Navicat Blog

Splitting Query Results into Ranges Aug 4, 2020 by Robert Gravelle

Grouping query results into buckets of equal size is a common requirement for database developers and database administrators (DBAs) alike. Examples include:

  • customers whose last names begin with A - L and M-Z
  • products prices that are between 1 - 10 dollars, 11 - 20 dollars, 21 - 20 dollars, etc...
  • quarterly sales, i.e., from Jan - Mar, Apr - Jun, Jul- Sep, Oct - Dec

Standard SQL is well suited to this task. By combining the power of the CASE statement with the GROUP BY clause, data can be broken up into whatever range we deem necessary to best interpret our data. In today's blog, we'll compose a couple of range queries in Navicat Premium's excellent Query Editor.

Using Output Parameters in Stored Procedures Jul 29, 2020 by Robert Gravelle

Output parameters are a feature of stored procedures that is seldom used, which is a shame because they are an excellent option for returning scalar data to the user. In today's blog, we'll learn some uses for Output Parameters and how to use them in your stored procedures.

Hiding Databases From Users in MySQL Jul 23, 2020 by Robert Gravelle

Theres an adage for user privileges that you should assign a user the least amount of privileges that he or she requires to perform their job function(s) and no more. That is why MySQL offers such a fine-grained access control system. While not the easiest system to grasp, once a DBA does, he or she tends to agree that it really is quite effective. In today's blog, we'll learn how to prevent a user from listing databases in MySQL.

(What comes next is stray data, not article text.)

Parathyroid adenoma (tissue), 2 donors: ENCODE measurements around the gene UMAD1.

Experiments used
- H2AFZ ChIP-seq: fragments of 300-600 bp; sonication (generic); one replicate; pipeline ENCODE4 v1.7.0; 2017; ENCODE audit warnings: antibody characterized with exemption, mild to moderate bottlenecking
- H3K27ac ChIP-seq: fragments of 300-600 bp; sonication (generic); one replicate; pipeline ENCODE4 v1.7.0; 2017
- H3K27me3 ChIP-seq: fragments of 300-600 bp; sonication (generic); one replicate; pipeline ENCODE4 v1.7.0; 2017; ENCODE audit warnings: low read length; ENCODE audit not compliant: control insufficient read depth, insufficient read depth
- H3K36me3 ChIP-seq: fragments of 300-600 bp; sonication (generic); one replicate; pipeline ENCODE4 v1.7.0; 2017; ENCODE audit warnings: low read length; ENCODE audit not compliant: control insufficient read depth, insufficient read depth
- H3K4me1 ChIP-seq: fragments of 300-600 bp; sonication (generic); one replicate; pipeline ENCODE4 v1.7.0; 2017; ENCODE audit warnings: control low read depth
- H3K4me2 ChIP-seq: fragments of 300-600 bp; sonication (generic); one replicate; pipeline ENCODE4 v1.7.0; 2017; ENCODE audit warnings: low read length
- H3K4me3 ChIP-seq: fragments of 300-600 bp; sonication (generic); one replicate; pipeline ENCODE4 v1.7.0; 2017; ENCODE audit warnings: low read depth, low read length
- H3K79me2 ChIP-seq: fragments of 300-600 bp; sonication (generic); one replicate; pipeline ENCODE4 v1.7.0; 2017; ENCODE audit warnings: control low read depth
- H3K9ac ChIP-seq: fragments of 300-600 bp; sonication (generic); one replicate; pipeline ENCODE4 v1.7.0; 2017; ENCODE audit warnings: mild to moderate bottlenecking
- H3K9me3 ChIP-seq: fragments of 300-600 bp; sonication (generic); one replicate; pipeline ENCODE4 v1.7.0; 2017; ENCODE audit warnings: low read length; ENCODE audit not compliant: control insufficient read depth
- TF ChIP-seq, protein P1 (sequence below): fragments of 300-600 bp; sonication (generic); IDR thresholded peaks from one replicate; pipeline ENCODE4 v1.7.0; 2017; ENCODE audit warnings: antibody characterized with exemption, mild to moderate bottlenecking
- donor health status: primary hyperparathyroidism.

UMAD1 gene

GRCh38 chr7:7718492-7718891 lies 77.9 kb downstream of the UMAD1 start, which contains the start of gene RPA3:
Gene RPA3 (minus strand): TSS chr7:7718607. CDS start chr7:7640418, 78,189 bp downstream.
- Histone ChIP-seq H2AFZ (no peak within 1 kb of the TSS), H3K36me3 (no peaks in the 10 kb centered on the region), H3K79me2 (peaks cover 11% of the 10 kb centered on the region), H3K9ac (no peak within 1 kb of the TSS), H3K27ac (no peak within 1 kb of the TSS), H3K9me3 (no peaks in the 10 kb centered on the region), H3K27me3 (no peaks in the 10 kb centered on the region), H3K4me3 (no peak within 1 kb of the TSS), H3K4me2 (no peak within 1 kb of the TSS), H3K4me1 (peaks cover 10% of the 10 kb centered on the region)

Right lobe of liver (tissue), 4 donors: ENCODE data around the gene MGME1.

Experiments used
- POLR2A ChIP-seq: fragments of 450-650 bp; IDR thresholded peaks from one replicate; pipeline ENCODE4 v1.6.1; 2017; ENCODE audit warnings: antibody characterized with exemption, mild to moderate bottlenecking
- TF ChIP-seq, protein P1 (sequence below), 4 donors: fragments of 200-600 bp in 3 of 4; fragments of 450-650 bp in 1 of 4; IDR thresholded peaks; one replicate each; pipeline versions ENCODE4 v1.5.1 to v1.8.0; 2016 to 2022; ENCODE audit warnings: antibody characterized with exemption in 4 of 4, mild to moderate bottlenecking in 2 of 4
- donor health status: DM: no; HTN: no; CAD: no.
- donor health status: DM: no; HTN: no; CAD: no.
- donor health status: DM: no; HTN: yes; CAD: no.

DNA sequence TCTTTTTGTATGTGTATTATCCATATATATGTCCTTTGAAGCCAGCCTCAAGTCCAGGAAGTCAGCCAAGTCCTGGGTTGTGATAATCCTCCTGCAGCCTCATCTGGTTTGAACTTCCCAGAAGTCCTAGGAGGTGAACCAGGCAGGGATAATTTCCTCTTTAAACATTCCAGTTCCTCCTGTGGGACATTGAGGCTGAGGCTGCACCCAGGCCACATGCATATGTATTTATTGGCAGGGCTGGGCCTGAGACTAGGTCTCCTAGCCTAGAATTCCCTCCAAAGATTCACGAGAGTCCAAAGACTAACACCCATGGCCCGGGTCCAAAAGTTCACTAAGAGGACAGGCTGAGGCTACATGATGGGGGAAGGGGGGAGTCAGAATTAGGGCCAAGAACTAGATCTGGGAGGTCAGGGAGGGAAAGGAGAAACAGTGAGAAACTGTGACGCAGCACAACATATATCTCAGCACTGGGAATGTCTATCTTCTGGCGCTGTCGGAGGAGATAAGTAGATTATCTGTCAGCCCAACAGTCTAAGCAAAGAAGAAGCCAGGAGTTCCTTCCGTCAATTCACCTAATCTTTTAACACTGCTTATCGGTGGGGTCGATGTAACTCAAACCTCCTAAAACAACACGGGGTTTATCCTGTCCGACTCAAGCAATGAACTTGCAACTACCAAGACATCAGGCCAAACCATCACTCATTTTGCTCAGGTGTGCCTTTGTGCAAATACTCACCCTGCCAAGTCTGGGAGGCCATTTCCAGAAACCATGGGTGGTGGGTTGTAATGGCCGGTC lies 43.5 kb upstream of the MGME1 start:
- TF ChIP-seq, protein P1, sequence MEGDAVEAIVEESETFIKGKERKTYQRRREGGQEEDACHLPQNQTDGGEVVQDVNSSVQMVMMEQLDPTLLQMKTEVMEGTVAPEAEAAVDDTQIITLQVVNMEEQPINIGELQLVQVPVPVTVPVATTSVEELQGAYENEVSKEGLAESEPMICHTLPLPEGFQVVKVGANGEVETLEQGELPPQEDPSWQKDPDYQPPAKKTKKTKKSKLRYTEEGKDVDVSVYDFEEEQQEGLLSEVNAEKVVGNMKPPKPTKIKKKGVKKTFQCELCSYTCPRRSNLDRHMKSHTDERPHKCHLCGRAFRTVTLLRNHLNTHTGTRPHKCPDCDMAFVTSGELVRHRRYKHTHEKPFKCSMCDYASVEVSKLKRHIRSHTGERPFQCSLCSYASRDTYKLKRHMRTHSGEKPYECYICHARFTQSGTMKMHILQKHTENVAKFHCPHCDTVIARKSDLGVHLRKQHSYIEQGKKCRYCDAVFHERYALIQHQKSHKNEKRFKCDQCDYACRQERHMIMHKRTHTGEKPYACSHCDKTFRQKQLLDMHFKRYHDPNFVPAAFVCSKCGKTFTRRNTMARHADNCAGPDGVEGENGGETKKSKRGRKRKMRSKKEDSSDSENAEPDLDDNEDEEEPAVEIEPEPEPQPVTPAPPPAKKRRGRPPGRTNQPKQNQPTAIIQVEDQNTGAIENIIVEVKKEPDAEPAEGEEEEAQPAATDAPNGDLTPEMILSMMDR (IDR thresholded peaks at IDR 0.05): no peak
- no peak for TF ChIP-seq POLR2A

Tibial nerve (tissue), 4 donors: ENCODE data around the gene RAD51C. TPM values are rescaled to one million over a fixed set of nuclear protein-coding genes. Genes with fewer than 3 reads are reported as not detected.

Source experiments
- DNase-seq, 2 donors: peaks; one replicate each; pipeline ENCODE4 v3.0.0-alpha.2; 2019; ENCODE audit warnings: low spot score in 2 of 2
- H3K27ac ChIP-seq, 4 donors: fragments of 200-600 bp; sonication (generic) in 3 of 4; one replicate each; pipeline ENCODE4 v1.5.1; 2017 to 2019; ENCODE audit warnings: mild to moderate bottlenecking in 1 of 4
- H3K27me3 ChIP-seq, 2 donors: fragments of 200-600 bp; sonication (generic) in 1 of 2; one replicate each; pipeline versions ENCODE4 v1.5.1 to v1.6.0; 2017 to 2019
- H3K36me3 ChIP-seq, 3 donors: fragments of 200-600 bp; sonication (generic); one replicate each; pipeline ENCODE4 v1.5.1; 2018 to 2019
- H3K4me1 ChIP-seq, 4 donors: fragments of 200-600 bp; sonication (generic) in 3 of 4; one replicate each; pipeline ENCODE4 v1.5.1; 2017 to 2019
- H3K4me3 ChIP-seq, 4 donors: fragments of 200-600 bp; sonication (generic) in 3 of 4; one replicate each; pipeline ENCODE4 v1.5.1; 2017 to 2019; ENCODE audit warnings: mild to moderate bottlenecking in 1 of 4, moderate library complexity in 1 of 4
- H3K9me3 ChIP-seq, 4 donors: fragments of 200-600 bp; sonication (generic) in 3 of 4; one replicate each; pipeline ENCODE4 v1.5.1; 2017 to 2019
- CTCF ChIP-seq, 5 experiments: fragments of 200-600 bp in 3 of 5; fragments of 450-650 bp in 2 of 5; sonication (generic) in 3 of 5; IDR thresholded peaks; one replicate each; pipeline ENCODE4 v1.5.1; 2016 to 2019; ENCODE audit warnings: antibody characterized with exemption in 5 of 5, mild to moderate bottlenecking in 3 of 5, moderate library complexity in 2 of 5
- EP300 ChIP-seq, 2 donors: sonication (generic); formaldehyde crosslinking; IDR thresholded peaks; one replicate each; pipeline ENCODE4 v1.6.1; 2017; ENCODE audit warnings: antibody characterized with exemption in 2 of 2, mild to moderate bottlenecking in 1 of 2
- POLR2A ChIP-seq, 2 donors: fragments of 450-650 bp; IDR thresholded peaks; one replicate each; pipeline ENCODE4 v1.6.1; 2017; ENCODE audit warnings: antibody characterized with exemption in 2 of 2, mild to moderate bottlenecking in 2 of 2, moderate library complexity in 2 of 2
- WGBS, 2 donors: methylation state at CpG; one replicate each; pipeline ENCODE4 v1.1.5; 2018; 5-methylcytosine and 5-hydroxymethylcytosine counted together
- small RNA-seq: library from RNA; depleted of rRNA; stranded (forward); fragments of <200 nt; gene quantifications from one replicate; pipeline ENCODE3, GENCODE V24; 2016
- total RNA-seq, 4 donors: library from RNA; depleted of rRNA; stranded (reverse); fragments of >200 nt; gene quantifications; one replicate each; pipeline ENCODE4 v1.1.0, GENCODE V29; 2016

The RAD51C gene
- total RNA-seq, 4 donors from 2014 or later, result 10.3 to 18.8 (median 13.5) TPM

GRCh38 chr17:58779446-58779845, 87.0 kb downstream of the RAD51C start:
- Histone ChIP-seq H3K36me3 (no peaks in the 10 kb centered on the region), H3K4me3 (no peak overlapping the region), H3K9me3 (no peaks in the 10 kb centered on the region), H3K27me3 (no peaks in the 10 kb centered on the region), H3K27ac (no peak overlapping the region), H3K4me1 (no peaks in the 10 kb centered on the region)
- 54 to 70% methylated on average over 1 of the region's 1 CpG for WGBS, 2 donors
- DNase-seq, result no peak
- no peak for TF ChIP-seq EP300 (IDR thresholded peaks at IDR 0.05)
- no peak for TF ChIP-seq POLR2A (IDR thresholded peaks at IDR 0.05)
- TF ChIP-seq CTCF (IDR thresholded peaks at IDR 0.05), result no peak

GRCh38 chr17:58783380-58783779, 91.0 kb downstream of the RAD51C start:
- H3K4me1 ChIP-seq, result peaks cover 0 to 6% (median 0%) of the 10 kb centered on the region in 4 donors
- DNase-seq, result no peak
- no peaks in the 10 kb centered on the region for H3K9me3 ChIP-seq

Selecting Rows That Have One Value but Not Another Jul 6, 2020 by Robert Gravelle

Fetching rows that have a particular value, but not others, is a fairly common task in database development and administration. It sounds like a walk in the park, but limiting the results to those rows that possess one value to the exclusion of others is trickier than it sounds. The reason is, while it's trivial to filter out values using the != not equals or NOT IN comparison operators, these only hide values rather than tell us whether or not an entity possesses these other values. The good news is that there's an easy way to do it. Read on to find out how!

Using a Case Statement in a Where Clause Jun 23, 2020 by Robert Gravelle

A short time ago we were introduced the incredibly useful and versatile Case Statement. In that blog, we employed the Case Statement as most DBAs and developers do, in the SELECT clause. Another way to use the Case Statement is within the WHERE clause. There, it may be utilized to alter the data fetched by a query based on a condition. Within that context, the Case Statement is ideally suited to both static queries, as well as dynamic ones, such as those that you would find inside a stored procedure. In today's blog, we'll create a SELECT query in Navicat Premium that returns rows based on the values of another field.

Navicat Blogs
Feed Entries
Blog Archives